IN RE: PAPST LICENSING DIGITAL CAMERA PATENT LITIGATION - MDL 1880, No. 1:2007mc00493 - Document 677 (D.D.C. 2017)

Court Description: MEMORANDUM OPINION AND ORDER: The Camera Manufacturers' motion for leave to amend their invalidity contentions, Dkt. 662 , is hereby GRANTED. The Camera Manufacturers are hereby ORDERED to file their amended contentions on or before September 1, 2017. See document for details. Signed by Judge Randolph D. Moss on 8/24/2017. (lcrdm1, )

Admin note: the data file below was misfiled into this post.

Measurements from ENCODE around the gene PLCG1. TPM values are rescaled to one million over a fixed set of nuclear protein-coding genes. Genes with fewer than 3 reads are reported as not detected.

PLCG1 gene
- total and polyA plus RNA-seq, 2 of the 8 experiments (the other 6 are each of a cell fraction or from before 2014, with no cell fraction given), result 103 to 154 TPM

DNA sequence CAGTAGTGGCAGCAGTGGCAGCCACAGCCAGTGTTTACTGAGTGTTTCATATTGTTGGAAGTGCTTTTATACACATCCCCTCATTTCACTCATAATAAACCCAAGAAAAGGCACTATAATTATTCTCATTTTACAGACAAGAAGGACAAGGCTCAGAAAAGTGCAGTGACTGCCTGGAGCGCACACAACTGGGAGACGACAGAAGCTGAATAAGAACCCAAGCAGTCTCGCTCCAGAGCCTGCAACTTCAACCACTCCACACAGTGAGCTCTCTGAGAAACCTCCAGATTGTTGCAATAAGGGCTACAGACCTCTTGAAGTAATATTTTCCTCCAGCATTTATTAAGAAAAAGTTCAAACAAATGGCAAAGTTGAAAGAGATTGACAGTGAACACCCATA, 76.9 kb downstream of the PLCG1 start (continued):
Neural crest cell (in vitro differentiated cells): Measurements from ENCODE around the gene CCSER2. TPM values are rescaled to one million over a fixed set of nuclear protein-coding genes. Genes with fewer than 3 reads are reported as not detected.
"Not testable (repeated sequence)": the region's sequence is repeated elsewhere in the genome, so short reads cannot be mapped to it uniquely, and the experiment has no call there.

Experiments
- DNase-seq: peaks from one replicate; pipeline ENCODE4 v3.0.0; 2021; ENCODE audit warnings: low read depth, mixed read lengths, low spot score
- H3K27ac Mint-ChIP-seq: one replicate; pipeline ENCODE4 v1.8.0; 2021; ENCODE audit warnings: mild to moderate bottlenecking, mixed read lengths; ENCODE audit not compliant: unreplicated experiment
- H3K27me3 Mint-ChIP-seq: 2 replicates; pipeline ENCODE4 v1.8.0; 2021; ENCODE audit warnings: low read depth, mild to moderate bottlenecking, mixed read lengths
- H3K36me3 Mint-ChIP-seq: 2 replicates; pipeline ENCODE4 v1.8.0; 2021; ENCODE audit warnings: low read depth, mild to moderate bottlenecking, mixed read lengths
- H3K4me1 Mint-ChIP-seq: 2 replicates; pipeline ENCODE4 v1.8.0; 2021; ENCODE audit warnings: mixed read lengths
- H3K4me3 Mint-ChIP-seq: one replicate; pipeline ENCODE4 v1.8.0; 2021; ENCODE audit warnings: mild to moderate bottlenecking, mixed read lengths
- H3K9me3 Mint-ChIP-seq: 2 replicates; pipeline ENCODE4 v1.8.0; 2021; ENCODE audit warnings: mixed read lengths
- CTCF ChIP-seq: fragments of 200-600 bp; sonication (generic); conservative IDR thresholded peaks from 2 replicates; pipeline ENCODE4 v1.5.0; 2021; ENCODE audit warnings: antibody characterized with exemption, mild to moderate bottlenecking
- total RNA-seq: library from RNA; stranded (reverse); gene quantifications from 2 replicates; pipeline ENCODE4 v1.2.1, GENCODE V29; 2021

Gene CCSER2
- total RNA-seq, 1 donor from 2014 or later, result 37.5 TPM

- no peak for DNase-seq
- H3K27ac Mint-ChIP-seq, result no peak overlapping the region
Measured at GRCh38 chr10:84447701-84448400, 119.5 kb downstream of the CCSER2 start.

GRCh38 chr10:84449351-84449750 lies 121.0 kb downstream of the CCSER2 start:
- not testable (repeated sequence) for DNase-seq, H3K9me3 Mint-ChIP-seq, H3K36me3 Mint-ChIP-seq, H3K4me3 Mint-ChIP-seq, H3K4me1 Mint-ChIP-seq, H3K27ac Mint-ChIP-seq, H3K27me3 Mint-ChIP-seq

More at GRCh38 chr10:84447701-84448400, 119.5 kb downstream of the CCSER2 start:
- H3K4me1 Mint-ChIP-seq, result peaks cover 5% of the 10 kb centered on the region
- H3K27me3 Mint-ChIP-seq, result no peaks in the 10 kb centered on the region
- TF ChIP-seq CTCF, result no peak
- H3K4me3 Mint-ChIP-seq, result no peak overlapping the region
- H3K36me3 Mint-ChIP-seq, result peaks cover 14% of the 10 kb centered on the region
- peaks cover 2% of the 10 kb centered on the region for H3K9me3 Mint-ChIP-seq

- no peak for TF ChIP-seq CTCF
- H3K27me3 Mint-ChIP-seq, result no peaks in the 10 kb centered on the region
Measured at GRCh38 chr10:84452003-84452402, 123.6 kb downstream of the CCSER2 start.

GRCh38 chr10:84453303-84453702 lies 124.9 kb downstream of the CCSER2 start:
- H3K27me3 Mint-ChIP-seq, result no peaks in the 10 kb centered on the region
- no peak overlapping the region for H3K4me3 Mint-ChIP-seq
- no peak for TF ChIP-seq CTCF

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IN RE: PAPST LICENSING DIGITAL CAMERA PATENT LITIGATION - MDL 1880 Doc. 677 UNITED STATES DISTRICT COURT FOR THE DISTRICT OF COLUMBIA IN RE PAPST LICENSING GMBH & CO. Misc. Action No. 07-493 (RDM) KG PATENT LITIGATION MDL No. 1880 MEMORANDUM OPINION AND ORDER This matter is before the Court on the Camera Manufacturers’ Motion for Leave to Amend Invalidity Contentions as to the “new patents” (U.S. Pat. Nos. 8,966,144 and 8,504,746) asserted by Papst in this multidistrict litigation.1 Dkt. 662. The Camera Manufacturers contend that they recently discovered a break in the chain of priority that links Papst’s new patents to its “old patents” (U.S. Pat. Nos. 6,470,399 and 6,895,449) rendering “Papst’s own earlier published patent applications prior art to the [n]ew [p]atents.” Id. at 4; see also id. at 5–9, 12. Because this theory was not set forth in the Camera Manufacturers’ invalidity contentions, they seek leave to amend those contentions. Id. Papst opposes the Camera Manufacturers’ motion, arguing that the Camera Manufacturers have failed to meet their burden of establishing “good cause” for amending their invalidity contentions. Dkt. 669. For the reasons explained below, the Court will GRANT the Camera Manufacturers’ motion for leave to amend their invalidity contentions. I. BACKGROUND Initiated almost a decade ago, this multidistrict litigation originally concerned two patents—U.S. Patent Nos. 6,470,399 (’399 patent) and 6,895,449 (’449 patent). After extended proceedings, the Court entered final judgment of non-infringement pursuant to Rule 54(b) with 1 Because Papst has not asserted the new patents against Samsung Techwin Co., Ltd. and Samsung Opto-Electronics America, Inc., they do not join the Camera Manufacturers’ motion for leave to amend. See Dkt. 662 at 4 n.1. Dockets.Justia.com respect to certain defendants, Dkts. 559, 560, and the plaintiff—Papst Licensing GMBH & Co. KG (“Papst”)—appealed that partial final judgment, Dkt. 561. In February 2015, the Federal Circuit concluded that the Court had incorrectly construed various claims terms and, accordingly, vacated the Court’s entry of summary judgment. In re Papst Licensing Digital Camera Patent Lit., 778 F.3d 1255 (Fed. Cir. 2015). After the case was remanded, Papst asserted two additional patents—U.S. Patent Nos. 8,504,746 (’746 patent) and 8,966,144 (’144 patent)—against the defendants, and, over Papst’s objection, those new patent infringement actions were transferred to this Court in October 2015 for inclusion in the pending multidistrict litigation. See Dkt. 606. Following the transfer of the new cases asserting the ’746 and ’144 patents, the Court issued its Ninth Practice and Procedure Order. Dkt. 608. Among other things, that Order designated which cases would be included in the “First Wave” cases and designated the defendants in those cases as the “Camera Manufacturers;” affirmed that the litigation would be governed by the Patent Local Rules of the Northern District of California (“Patent Local Rules”); stayed all discovery other than discovery relating to claims construction; and directed that the Camera Manufacturers file their invalidity contentions no later than February 12, 2016. Id. at 1– 5. The Order emphasized that the Camera Manufacturers would be permitted to amend their invalidity contentions only “by order of the Court upon a timely showing of good cause,” as provided in Patent Local Rule 3-6. Id. at 6 (quoting Patent L.R. 3-6). The Camera Manufacturers filed their invalidity contentions on January 29, 2016. Dkt. 620. In July 2016, the multidistrict litigation was transferred to the undersigned judge, Dkt. 632, and the Court held a four-day claims construction hearing in November and December 2016. On October 17, 2016, roughly a month before the claims construction hearing, counsel for the Camera Manufacturers wrote to Papst indicating that they intended to seek leave of the Court, pursuant to Patent Local Rule 3-6, to amend their invalidity contentions with respect to 2 the ’746 and ’144 patents, and asking whether Papst would consent to the proposed amendment. Dkt. 662-3 at 2. As explained in the October 17, 2016, letter, the Camera Manufacturers asserted that the new patents were “not entitled to claim priority” back to the old patents because the chain of priority linking them together “was broken.” Id. Specifically, the Camera Manufacturers pointed out that patent application ’778—the application that the new patents cite to support their priority claim back to the old patents, see Dkt. 662 at 6–7—failed to claim priority to the ’399 patent or its application, Dkt. 662-3 at 2. Accordingly, the Camera Manufacturers continued, “all asserted claims in the [new patents] [we]re invalid as anticipated . . . by” the inventor’s “earlier publications” and applications. Id.; see also Dkt. 662 at 9. On October 28, 2016, Papst responded in a letter that posed a series of questions relating to whether the standards set forth in Patent Local Rule 3-6 were satisfied, denied that “there [wa]s any break in the priority chain for” the new patents, and indicated that, “[b]ased on [the] October 17, 2016[,] letter, Papst [could not] consent to the [Camera Manufacturers’] proposed amendment to [their] invalidity contentions.” Dkt. 662-4 at 2. Notwithstanding Papst’s denial that there was a break in the priority chain, on November 10, 2016, Papst filed a petition with the U.S. Patent and Trademark Office (“PTO”) for a “delayed claim of priority,” arguing that the failure of the ’778 patent application to claim priority to the ’399 patent was the “result of an administrative error” that had only “recently come to [Papst’s] attention.” Dkt. 662-1 at 4. The parties continued to correspond with each other over the next several months. On December 7, 2016, the Camera Manufacturers responded to the list of questions posed by Papst on October 28, 2016. Dkt. 662-5 at 2. They explained that the ’778 application was not the application for either of the new patents, but rather was “one of many applications related to” those patents; that the prosecution of the new patents “spanned a period of [eighteen] years” and that the prosecution history included “tens of 3 thousands of pages;” that the Camera Manufacturers informed Papst of the issue “[u]pon discover[y]” of the alleged priority defect; that Papst has been on notice of the issue “since at least August” when it was raised in a similar case “pending in the Eastern District of Texas;” and that Papst would suffer no prejudice by permitting the amendment. Id. About three weeks later, Papst responded more definitively than in its first letter, asserting that “it is apparent that the Camera Manufacturers . . . cannot demonstrate the requisite diligence for amending [their] invalidity contentions” and that, accordingly, Papst would oppose their motion for leave to amend. Dkt. 662-6 at 2. By mid-January 2017, the Camera Manufacturers had learned that Papst had filed a petition with the PTO for a delayed claim of priority with respect to the ’778 patent application, and, on that basis, they asked, once “again[,] that Papst consent to the proposed amendment to the invalidity contentions” in order to “avoid wasting the parties’ and the Court’s time with an unnecessary dispute.” Dkt. 662-7 at 2. If Papst would not consent, the Camera Manufacturers continued, they intended to “request a telephonic conference [with the Court, as required by the Court’s procedures] to discuss the parties’ dispute and [to] seek leave to file a motion for leave to amend [their] invalidity contentions.” Id. The next day, Papst responded succinctly: “Papst does not consent to the [Camera Manufacturers’] request to amend their invalidity contentions.” Dkt. 662-8 at 2. At a telephonic status conference held on January 27, 2017, the Court granted the Camera Manufacturers leave to file the pending motion. See Minute Entry (Jan. 27, 2017). II. ANALYSIS As the parties have agreed and the Court has repeatedly confirmed, unless otherwise ordered, the Patent Local Rules for the Northern District of California apply to this litigation. See, e.g., Dkt. 628 at 2. As relevant here, Patent Local Rule 3-6, provides that invalidity contentions may be amended “only by order of the Court upon a timely showing of good cause.” 4 Patent L.R. 3-6. The moving party bears the burden of establishing good cause. See O2 Micro Int’l Ltd. v. Monolithic Power Sys., Inc., 467 F.3d 1355, 1366 (Fed. Cir. 2006). To do so, it must demonstrate that it “acted with diligence in promptly moving to amend.” Id. at 1363. If the moving party is able to show sufficient diligence, the Court “then must determine whether the non-moving party would suffer [undue] prejudice if the motion to amend were granted.” Tech. Licensing Corp. v. Blackmagic Design Pty Ltd., No. 13-cv-05184, 2014 WL 5499511, at *2 (N.D. Cal. Oct. 30, 2014) (internal quotation marks omitted) (citing Patent L.R. 3-6). Determining whether “good cause” exists is not a mechanical process. The Court must consider all of the relevant circumstances, including the extent to which permitting an amendment would interfere with the purposes of requiring the early disclosure of invalidity contentions, and whether permitting an amendment would facilitate the “just, speedy, and inexpensive determination” of the litigation, see Fed. R. Civ. P. 1. A. Diligence As explained below, the Court concludes that the Camera Manufacturers have acted with sufficient diligence at this early stage of the proceeding concerning the new patents. “The diligence required for a showing of good cause has two phases: (1) diligence in discovering the basis for amendment; and (2) diligence in seeking amendment once the basis for amendment has been discovered.” Tech. Props. Ltd. LLC v. Canon Inc., No. 14-cv-03640, 2016 WL 1570163, at *2 (N.D. Cal. Apr. 19, 2016) (quotation marks and alteration omitted). The Court will start with the latter phase and then turn to the former. 1. Diligence in Seeking Amendment The Court is persuaded that, once they became aware of the potential invalidity defense, the Camera Manufacturers acted with sufficient dispatch in raising the issue, first, with Papst and, then, with the Court. Although the Camera Manufacturers do not specify precisely when 5 they learned of the asserted break in the chain of priority, they have explained that the “issue came to [their] attention” when “invalidity contentions were served” on August 24, 2016, in a case involving the same patents pending in the Eastern District of Texas. Dkt. 661 at 5 (Tr. of Jan. 27, 2017, Telephonic Conf.). They have further represented that, after learning that the break in the chain of priority had been raised in the Texas litigation, they “spent a month researching [whether] it would be relevant” in this proceeding, and then contacted Papst by letter on October 17, 2016, to notify Papst that they wanted to add this theory to their invalidity contentions and to see whether Papst would consent to the amendment. Id. at 5–6; see also Dkt. 662-3. Had Papst simply responded that it would not consent, the Camera Manufacturers might reasonably be faulted for having waited until January to raise the issue with the Court. But that is not what Papst did. Rather, it posed a series of questions to the Camera Manufacturers seeking an explanation for why the good cause standard was satisfied; it “disagreed” with the Camera Manufacturers’ contention that a break in priority had occurred; and it declined to consent to the proposed amendment “[b]ased on [the Camera Manufacturers’] October 17, 2016[,] letter.” Dkt. 662-4. In the Court’s view, the Camera Manufacturers reasonably construed this response as a request for further justification and not as a firm “no.” The Camera Manufacturers, then, responded to the questions posed by Papst in letter dated December 7, 2016. Dkt. 662-5. Although they might have responded more quickly, the Court concludes that, given the number of parties and attorneys involved and the intervening holiday, the forty days it took the Camera Manufacturers to answer Papst’s letter was not unreasonable. Approximately three weeks later, Papst wrote back stating that “it is apparent that the Camera Manufacturers . . . cannot demonstrate the requisite diligence for amending [their] invalidity contentions” and that, accordingly, Papst had decided to oppose their motion for leave 6 to amend. Dkt. 662-6 at 2. That response, among other things, validates the Camera Manufacturers’ understanding the Papst was, until then, considering whether to consent to the amendment. Finally, despite Papst’s unqualified response, the Camera Manufacturers gave their effort to obtain consent one more shot. Having learned (without notification from Papst) that Papst had petitioned the PTO in early November 2016 for a delayed claim of priority with respect to the ’778 patent application, the Camera Manufacturers asked whether, “[i]n view of Papst’s recently-filed petition and Papst’s admissions therein,” it would “consent to the proposed amendment to the invalidity contentions.” Dkt. 662-7 at 2. And, in the alternative, they asked “when Papst [wa]s available” for a telephonic conference with the Court to address “the parties’ dispute and [for the Camera Manufacturers to] seek leave to file a motion for leave to amend [their] invalidity contentions.” Id. When Papst reaffirmed its decision not to consent the next day, Dkt. 662-8, the Camera Manufacturers promptly sought permission from the Court to file the pending motion, see Notice of Hearing (Jan. 24, 2017). In the Court’s view, although the Camera Manufacturers might have moved with somewhat greater alacrity, much of the delay is attributable to the questions Papst posed and, to a lesser extent, to Papst’s failure to inform the Camera Manufacturers when it filed its petition for a delayed claim of priority with the PTO in November 2016. The Camera Manufacturers, more generally, can hardly be faulted for attempting to resolve the present dispute without the need for a contested motion or for substantial judicial involvement. Papst pushes back by arguing that “interim communications between the parties” do not “excuse [the Camera Manufacturers’] . . . protracted delay” in “rais[ing] th[is] issue with the Court,” and it cites a handful of cases that it says supports that position. Dkt. 669 at 15. The requests for amendment in those cases, however, arose in contexts unlike the present circumstances. In Oracle America, Inc. v. Google Inc., for example, the court chastised the 7 defendant for “gambl[ing] for months on the possibility that a stipulation [permitting amendment] might be reached” between the parties, but it also highlighted that the defendant was attempting to amend its invalidity contentions at the “eleventh hour,” just two months before trial. No. C 10-03561, 2011 WL 3443835, at *1 (N.D. Cal. Aug. 8, 2011) (emphasis removed); see also Apple, Inc. v. Samsung Elecs. Co., Ltd., No. 11-cv-01846, 2012 WL 1067548, at *3 (N.D. Cal. Mar. 27, 2012) (noting that, “[w]hile seeking a stipulation from opposing counsel may establish reasonable diligence in some instances,” Samsung’s attempts to obtain Apple’s consent did not demonstrate diligence in light of “the expedited case schedule faced by the parties”). Here, no such concern is present. Trial has not been scheduled, discovery is stayed, and there are no upcoming deadlines that might be affected by the proposed amendment. The Court, accordingly, finds that the Camera Manufacturers acted with sufficient diligence in seeking leave of the Court to amend their invalidity contentions after they recognized that there was a potential break in the chain of priority. 2. Diligence in Discovering Basis for the Amendment The more difficult question is whether the Camera Manufacturers were sufficiently diligent in the first phase—that is, whether they should have identified the alleged defect in the chain of priority earlier than they did. “[I]n considering a party’s diligence, the critical question is whether the party ‘could have discovered [the new information] earlier had it acted with the requisite diligence.’” Symantec Corp. v. Acronis Corp., No. 11-5310, 2013 WL 5368053, at *4 (N.D. Cal. Sept. 25, 2013) (quoting Google, Inc. v. Netlist, Inc., No. C 08-4144, 2010 WL 1838693, at *2 (N.D. Cal. May 5, 2010)); see also Sunpower Corp. Sys. v. Sunlink Corp., No. C08-2807, 2009 WL 1657987, at *1 (N.D. Cal. June 12, 2009 (“[T]he critical issue is whether or not [the party seeking to amend] exercised diligence in discovering the prior art.”). The requirement that the moving party act with “the requisite diligence” does not mean, however, 8 that courts demand “perfect diligence”—“hindsight is often ‘20/20’” and courts recognize that “identifying and evaluating prior art can be difficult.” Fujifilm Corp. v. Motorola Mobility LLC, No. 12-cv-03587, 2014 WL 491745, at *4 (N.D. Cal. Feb. 5, 2014). Although “mistakes or omissions are not[,] by themselves,” sufficient to establish good cause for amendment, Symantec Corp., 2013 WL 5368053, at *4, “[c]ourts have allowed amendments when the movant has made an honest mistake, the request to amend did not appear to be motivated by gamesmanship, or where there was still ample time left in discovery,” OpenDNS, Inc. v. Select Notifications Media, LLC, No. C11-05101, 2013 WL 2422623, at *3 (N.D. Cal. June 3, 2013). Here, Papst argues that the Camera Manufacturers were not diligent because they were aware of the ’778 application years before they filed their invalidity contentions. They assert that, because the “’778 application [wa]s listed on the face of the [n]ew [p]atents,” the Camera Manufacturers “cannot credibly claim that it was difficult to locate . . . the alleged mistake” in the chain of priority. Dkt. 669 at 12; see also id. at 10–17. Put differently, Papst argues that the Camera Manufacturers had all of the information necessary to assert this invalidity contention long before their contentions were due, and their failure to put the pieces together in a timely fashion does not constitute good cause. Papst’s argument has some appeal; it is correct that the Camera Manufacturers could have identified the grounds for their new invalidity contention from the face of the relevant patents and patent applications. Although a close question, the Court nonetheless finds that the Camera Manufacturers have met their burden of showing sufficient diligence for several reasons. First, although this multidistrict litigation is approaching its tenth year, the potential significance of the ’778 application is relatively new to the case. The purported break in the priority chain found in the ’778 application was not relevant to any of the issues litigated by the parties between 2007 and 2015, nor was it relevant to any of the issues appealed to the Federal 9 Circuit. As a result, the years of work that preceded the incorporation of Papst’s new cases asserting the ’746 and ’144 patents into the multidistrict litigation in 2015 has no bearing on the issue presented. Second, although Papst is correct that a careful analysis of the priority chain would have revealed the defect now at issue, a showing of diligence does not require a showing of “perfect[ion].” Fujifilm, 2014 WL 491745, at *4; see also OpenDNS, 2013 WL 2422623, at *3 (noting that honest mistake[s]” happen in litigation). Here, Papst is hard pressed to argue that the Camera Manufacturers’ oversight was so obvious that they cannot possibly establish good cause. As the Camera Manufacturers point out, Papst itself missed the same arguable break in the priority chain. It was only after the issue was raised in the Texas litigation, and only after the Camera Manufacturers raised the issue with Papst, that Papst petitioned the PTO seeking to correct the alleged defect in the chain of priority for the new patents. In doing so, Papst explained that it had only recently come to its attention that the ’778 application “mistakenly omit[ted] a specific reference to” an earlier filed application. Dkt. 662-1 at 4. Papst further explained that “this omission [was] a result of an administrative error.” Id. Although the standard for a petition for a delayed claim of priority is admittedly less demanding than the good cause standard, see 37 C.F.R. § 1.78(e) (delay was “unintentional”), the fact that Papst nonetheless put its claims at risk by the omission, and the fact that Papst presumably conducted substantial due diligence with respect to the ’746 and ’144 patents before bringing the pending infringement actions, amply demonstrate that Papst failed to live up to the standard that it sets for the Camera Manufacturers. To be sure, two wrongs don’t make a right. But the question of due diligence turns on whether the omitted contention was “difficult to find,” Sunpower Corp. Sys., 2009 WL 1657987, at *2, and Papst’s failure to find precisely the same issue—when it had every incentive to do so—provides powerful evidence in support of the Camera Manufacturers. 10 Third, the Court must consider the Camera Manufacturers’ claim of good cause in light of the purposes of Patent Local Rules 3-3 (invalidity contentions) and 3-6 (amendments to contentions). See Netflix, Inc. v. Rovi Corp., No. 11-cv-06591, 2015 WL 3504969, at *2 (N.D. Cal. June 2, 2015) (explaining the “philosophy behind” the interplay of the rule permitting amendment and the rule “requir[ing] parties to define their theories of infringement and invalidity early on in the course of the litigation” (internal quotation marks omitted)). Those rules are designed to permit a party asserting an infringement claim “to pin down” the other side’s “theories” and to thereby channel “discovery and trial preparation” in an efficient and fair manner. O2 Micro, 467 F.3d at 1365. The rules, accordingly, “seek to balance the right to develop new information in discovery with the need for certainty as to the legal theories” at issue. Id. at 1366. As a corollary to this underlying purpose, court have frequently “allowed amendments when ‘the request to amend did not appear to be motivated by gamesmanship, or where there was still ample time left in discovery,’” Tech. Licensing, 2014 WL 5499511, at *3 (quoting OpenDNS, 2013 WL 2422623, at *3), and have stressed that the “Patent Local Rules were designed to prevent the parties from shifting their theories in reaction to adverse substantive rulings or late in discovery, leaving the opposing party with little time to conduct discovery on a new theory,” Yodlee Inc. v. CashEdge, Inc., No. C 05-1550, 2007 WL 1454259, at *2 (N.D. Cal. May 17, 2007) (citations omitted). This “policy . . . prevents the ‘shifting sands’ approach to claim construction” and reflects the Patent Local Rules’ “concern with parties sandbagging opponents late in the discovery period.” Id. (internal quotation marks omitted). Here, these considerations favor permitting the Camera Manufacturers to amend their invalidity contentions. In this case—as in Yodlee—there have been no substantive rulings issued by the Court between when the Camera Manufacturers served their invalidity contentions and when they filed their motion to amend those contentions, and there is no basis to believe that the 11 Camera Manufacturers motion is “motivated by gamesmanship.” Id. Moreover—as in Yodlee— the press of a discovery deadline is not at issue; discovery is currently stayed, and the Court has not yet set a discovery schedule. See id.; see also Tech. Licensing, 2014 WL 5499511, at *3. Unlike many of the cases cited by Papst in which amendments were proposed late in the discovery period or on the eve of trial, see Dkt. 668 at 4, permitting an amendment here would not affect the timing or pace of proceedings between the parties. The Court is cognizant that this litigation has been ongoing for nearly a decade, but the Camera Manufacturers’ request will not prolong it any further. Fourth, although the parties have agreed that the Patent Local Rules will govern this proceeding, those rules—including any requirements relating to amendment—must yield to the Federal Rules of Civil Procedure in the event of any conflict. The Federal Rules are meant to “secure the just, speedy, and inexpensive determination of every action,” Foman v. Davis, 371 U.S. 178, 182 (1962) (quoting Fed. R. Civ. P. 1), and as the Federal Circuit has explained, “refusing to allow any amendment to [invalidity] contentions based on new information developed” by the parties over the course of the litigation “could be contrary to the spirit of the Federal Rules,” O2 Micro, 467 F.3d at 1366. Questions of patent validity, moreover, are of broad public importance and thus merit consideration where fairly presented. See, e.g., Fresenius Med. Care Holdings, Inc. v. Baxter Int’l, Inc., No. C 03-1431, 2006 WL 1329997, at *6 (N.D. Cal. May 15, 2006) (explaining that “the Federal Circuit strongly encourages district courts to decide issues pertaining to invalidity when those issues have been presented to the court, particularly because patent validity has important public implications”). Here, there is no reason not to permit the Camera Manufacturers to raise this additional invalidity contention other than their modest delay in identifying the issue. 12 Finally, the Court is not convinced that the PTO’s decision to grant Papst’s petition for a delayed claim of priority, see Dkt. 669-4, changes this analysis. The Camera Manufacturers have asserted that they may contest the PTO’s ex parte determination in this Court, see Dkt. 662 at 12 n.6, and, even if that determination is upheld, they assert that it would only apply prospectively from the date of the PTO’s decision, see Dkt. 668 at 6 (citing Southwest Software, Inc. v. Harlequin Inc., 226 F.3d 1280, 1295–96 (Fed. Cir. 2000) (“[W]here the claim is invalid on its face without the certificate of correction, it strikes us as an illogical result to allow the patent holder, once the certificate of correction has issued, to sue an alleged infringer for activities that occurred before the issuance of the certificate of correction.”)). The Court, accordingly, concludes that the Camera Manufacturers have demonstrated sufficient diligence in their discovery of the grounds for their proposed amendment. B. Prejudice Even if the moving party has carried its “burden of establishing diligence,” the Court “may deny a motion for leave to amend invalidity contentions if” doing so “would cause ‘undue prejudice to the non-moving party.’” Tech. Props., 2016 WL 1570163, at *2 (quoting Patent L.R. 3-6). For many of the same reasons discussed above, the Court concludes that Papst will not suffer any undue prejudice if the Camera Manufacturers are permitted to amend their invalidity contentions. Papst has not filed any pending motions that will be “impacted or rendered moot by [the Camera Manufacturers’] amendment,” and, as discussed above, there is no “fact discovery cutoff” that would be affected by permitting the Camera Manufacturers to assert a new invalidity theory at this juncture in the litigation. Yodlee, 2007 WL 1454259, at *3. The Court is cognizant that Papst may have to expend “resources” addressing an invalidity contention that it deems “meritless and futile,” Dkt. 669 at 5; see also id. at 18–20, but, at this point in the litigation, “any tax on [Papst’s] resources is outweighed by the [Camera Manufacturers’] right to 13 develop new information . . . , as well as the interest in considering material information to secure the just resolution of this action,” Fujifilm, 2014 WL 491745, at *6. In short, the only cost imposed on Papst by the Camera Manufacturers’ identification of this additional invalidity contention, which it would not have incurred had they included the contention in their January 29, 2016, filing, has been the cost of opposing this motion. CONCLUSION For the foregoing reasons, the Court concludes that the Camera Manufacturers have demonstrated good cause for amending their invalidity contentions as required under Patent Local Rule 3-6. Accordingly, the Court GRANTS the Camera Manufacturers’ motion for leave to amend their invalidity contentions (Dkt. 662). The Camera Manufacturers are ORDERED to file their amended contentions on or before September 1, 2017. SO ORDERED. /s/ Randolph D. Moss RANDOLPH D. MOSS United States District Judge Date: August 24, 2017 14